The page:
Tuesday, February 22, 2011


This picture up above is how close I cam to shelling out $250 bucks and about 2 hours worth of labor today.

Yesterday I heard a tremendous thud coming from my garage.  I figured that the kids had knocked over some of my junk in the garage as they brought their bikes back in.   When I went upstairs to check it out - it was my wife who had come home and her garage door opening mechanism had malfunctioned.

The main spring which assists in lifting the door had broken.  After 13 years it had lived a good life.  I went to Lowes and purchased another one that same day, replacing it myself.  I felt good as she told me that the neighbor had recently experienced the same thing but her husband called out a repair man to do the job.  Though I still have some grease under my fingernails it was worth it to see how the components work together and then figure out how to replace the damaged part myself.  I am keeping my money to myself as much as I can today.

Since I bought two springs but only installed one as a replacement for the damaged unit it seems that the new spring is stronger than the other one and thus the door's balance is a little off.  This showed itself by the fact that the door fails to close 10% of the time.  I applied some lubrication (since this did the trick a few months ago).   The jury is still out on if it worked.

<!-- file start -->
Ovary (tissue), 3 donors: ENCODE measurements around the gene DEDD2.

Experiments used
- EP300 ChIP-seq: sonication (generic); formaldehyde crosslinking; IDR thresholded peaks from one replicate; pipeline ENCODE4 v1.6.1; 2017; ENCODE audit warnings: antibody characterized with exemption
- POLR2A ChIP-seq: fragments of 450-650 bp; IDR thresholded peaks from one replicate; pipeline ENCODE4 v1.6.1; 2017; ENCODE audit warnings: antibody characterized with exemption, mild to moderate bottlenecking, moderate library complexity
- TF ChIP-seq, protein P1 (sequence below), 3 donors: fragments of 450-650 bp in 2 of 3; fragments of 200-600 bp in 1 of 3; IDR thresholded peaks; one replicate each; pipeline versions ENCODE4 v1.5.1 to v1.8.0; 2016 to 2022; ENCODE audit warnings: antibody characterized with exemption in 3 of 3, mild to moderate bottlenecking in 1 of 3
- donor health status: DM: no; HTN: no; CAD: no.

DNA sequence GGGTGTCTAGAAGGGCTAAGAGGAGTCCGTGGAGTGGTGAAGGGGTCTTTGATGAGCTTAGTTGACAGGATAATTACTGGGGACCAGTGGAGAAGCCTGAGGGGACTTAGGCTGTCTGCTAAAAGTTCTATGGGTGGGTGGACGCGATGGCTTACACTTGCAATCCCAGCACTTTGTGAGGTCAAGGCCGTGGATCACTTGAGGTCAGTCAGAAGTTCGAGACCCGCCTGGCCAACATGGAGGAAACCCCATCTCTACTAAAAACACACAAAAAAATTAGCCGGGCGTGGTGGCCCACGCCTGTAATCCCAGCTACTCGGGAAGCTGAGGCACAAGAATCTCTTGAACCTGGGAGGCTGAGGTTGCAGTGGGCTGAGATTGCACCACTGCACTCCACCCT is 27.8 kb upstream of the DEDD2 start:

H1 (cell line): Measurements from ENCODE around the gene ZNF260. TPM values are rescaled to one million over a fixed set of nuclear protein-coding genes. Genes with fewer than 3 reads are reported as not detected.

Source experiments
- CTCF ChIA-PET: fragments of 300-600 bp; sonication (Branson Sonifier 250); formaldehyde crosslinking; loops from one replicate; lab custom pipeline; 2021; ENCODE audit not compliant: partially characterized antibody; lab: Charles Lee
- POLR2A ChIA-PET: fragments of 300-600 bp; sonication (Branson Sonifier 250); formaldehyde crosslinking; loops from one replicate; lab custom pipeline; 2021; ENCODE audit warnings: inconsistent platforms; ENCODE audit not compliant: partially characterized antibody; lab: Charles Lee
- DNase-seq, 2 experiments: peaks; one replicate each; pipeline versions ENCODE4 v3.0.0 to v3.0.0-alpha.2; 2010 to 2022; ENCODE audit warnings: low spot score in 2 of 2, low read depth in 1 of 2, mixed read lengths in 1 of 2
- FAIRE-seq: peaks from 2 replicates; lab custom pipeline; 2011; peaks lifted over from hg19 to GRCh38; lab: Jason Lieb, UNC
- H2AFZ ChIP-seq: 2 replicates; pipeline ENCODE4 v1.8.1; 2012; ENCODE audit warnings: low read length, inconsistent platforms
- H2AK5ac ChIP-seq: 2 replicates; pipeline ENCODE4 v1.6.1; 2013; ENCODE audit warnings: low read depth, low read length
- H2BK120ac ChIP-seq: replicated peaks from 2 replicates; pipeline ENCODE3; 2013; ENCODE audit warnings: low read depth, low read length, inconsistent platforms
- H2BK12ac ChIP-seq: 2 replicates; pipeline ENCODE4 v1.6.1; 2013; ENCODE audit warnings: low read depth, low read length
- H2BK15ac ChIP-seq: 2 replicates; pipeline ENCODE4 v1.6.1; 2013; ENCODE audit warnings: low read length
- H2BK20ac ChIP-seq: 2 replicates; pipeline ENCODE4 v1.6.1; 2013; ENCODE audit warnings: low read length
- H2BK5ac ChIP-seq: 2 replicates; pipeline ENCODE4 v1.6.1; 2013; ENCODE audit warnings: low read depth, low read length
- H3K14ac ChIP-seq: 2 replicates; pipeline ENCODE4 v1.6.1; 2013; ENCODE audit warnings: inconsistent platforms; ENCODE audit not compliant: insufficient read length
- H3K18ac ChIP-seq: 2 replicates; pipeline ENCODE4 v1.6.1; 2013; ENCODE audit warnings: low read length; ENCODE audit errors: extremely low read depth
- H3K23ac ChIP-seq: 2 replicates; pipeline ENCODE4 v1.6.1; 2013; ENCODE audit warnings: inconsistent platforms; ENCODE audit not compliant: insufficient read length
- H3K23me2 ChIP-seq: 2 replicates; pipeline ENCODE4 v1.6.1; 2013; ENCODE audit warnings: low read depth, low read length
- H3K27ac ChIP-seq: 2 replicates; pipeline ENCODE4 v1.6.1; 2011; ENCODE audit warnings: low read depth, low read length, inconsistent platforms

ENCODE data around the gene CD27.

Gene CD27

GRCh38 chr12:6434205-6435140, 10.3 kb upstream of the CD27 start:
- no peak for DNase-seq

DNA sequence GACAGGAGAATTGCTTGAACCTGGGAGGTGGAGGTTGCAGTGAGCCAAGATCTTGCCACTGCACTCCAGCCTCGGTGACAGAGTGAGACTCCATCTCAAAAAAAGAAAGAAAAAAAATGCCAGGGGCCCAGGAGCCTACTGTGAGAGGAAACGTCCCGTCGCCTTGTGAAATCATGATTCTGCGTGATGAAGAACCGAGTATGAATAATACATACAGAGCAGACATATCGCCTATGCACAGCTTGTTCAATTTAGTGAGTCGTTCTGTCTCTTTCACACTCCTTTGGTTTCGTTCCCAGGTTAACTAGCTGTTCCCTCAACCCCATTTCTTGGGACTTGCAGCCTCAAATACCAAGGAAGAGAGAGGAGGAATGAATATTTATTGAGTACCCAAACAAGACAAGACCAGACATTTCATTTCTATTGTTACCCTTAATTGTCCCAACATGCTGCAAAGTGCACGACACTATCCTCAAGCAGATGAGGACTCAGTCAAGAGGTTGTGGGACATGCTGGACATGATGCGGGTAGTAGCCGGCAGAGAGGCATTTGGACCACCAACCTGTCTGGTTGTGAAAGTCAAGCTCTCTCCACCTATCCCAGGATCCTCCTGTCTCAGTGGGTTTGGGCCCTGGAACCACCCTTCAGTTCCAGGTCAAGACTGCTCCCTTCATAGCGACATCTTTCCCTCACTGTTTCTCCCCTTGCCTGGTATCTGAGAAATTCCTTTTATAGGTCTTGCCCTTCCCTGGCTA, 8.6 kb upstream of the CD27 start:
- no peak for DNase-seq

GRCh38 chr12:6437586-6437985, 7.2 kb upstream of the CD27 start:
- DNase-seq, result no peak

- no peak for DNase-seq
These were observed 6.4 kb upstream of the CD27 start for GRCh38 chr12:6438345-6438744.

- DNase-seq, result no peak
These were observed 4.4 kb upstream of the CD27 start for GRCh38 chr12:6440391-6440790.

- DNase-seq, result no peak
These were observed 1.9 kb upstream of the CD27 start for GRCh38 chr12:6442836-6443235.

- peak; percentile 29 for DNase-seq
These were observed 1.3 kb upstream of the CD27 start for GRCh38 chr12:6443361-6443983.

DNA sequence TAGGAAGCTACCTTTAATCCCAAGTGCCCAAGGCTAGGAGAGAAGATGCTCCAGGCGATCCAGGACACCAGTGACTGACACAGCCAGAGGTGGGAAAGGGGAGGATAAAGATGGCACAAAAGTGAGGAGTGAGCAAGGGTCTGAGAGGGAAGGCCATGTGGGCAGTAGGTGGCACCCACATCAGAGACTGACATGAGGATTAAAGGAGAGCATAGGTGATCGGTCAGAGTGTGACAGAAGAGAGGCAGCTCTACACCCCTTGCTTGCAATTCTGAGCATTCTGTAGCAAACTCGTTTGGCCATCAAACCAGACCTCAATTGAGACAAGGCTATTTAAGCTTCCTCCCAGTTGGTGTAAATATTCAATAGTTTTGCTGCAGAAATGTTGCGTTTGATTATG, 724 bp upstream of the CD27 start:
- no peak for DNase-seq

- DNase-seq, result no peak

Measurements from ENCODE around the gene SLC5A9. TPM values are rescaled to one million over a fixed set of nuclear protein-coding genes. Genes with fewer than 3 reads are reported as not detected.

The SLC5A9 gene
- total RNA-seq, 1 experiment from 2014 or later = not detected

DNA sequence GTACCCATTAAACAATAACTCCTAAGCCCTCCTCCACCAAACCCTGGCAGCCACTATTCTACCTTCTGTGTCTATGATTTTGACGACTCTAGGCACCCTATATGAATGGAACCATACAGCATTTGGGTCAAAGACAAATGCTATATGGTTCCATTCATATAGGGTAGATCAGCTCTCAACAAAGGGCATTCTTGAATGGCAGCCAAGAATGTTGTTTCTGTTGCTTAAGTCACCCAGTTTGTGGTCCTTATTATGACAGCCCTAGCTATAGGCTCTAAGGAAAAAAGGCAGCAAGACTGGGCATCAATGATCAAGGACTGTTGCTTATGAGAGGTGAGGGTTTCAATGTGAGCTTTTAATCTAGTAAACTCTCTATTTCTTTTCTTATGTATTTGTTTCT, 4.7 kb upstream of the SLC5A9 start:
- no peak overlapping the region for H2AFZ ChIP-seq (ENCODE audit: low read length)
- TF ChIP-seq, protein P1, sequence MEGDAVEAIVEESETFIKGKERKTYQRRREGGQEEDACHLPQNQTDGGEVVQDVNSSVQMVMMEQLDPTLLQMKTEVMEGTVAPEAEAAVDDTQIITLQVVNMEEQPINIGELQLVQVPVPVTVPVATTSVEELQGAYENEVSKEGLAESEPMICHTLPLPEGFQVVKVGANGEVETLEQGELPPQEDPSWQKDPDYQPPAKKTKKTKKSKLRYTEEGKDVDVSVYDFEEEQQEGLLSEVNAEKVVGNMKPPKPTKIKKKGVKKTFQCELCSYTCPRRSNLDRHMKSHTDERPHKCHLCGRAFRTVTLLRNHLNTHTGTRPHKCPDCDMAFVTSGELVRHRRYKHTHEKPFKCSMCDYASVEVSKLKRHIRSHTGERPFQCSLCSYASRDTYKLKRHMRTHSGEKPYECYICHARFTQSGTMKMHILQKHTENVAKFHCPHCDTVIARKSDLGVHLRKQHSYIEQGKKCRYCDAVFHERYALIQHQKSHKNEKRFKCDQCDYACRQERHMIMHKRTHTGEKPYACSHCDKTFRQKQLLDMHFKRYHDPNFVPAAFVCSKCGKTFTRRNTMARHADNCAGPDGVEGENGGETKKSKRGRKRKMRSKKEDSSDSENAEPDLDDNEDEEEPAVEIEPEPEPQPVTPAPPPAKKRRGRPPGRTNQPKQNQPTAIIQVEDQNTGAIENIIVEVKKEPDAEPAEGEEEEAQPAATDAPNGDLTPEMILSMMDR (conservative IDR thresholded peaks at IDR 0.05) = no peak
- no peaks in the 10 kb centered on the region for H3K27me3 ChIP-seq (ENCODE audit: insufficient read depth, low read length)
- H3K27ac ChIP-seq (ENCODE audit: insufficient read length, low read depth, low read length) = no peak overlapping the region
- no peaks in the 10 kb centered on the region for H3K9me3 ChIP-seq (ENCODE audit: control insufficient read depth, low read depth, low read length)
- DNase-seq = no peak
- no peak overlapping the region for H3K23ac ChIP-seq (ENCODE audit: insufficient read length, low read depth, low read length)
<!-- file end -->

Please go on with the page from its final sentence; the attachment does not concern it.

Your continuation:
This morning after running through the open and close cycle about 8 times the garage door opener died on me.  The dome light went out as the most immediate sign.   I tried the other door and it worked fine.  I went to the circuit breaker box to flip the switch a few times.  Nope - still broken.

I took the plastic casing off of the head.  I vowed not to get shocked while performing my inspection.  Nothing but circuit boards and a motor.  Nothing I could do.   I plugged the unit into an extension cord to see if the electrical socket had went bad.  Still as dead as the collection of bugs that were in the plastic housing.

I went to the web site of Genie (the site sux), Home Depot and Lowes.   I had contented myself that after 13 years it was due for replacement.  I was going to get the more powerful motor in order to avoid the problems that I had faced with sticky bearings.

About one hour later as I went to my car to retrieve some items - I had forgotten all about the problems with the garage door opener.  I pressed the button as I normally do - and IT OPENED.  


It just needed to cool down for a few after I had worked it during my testing.

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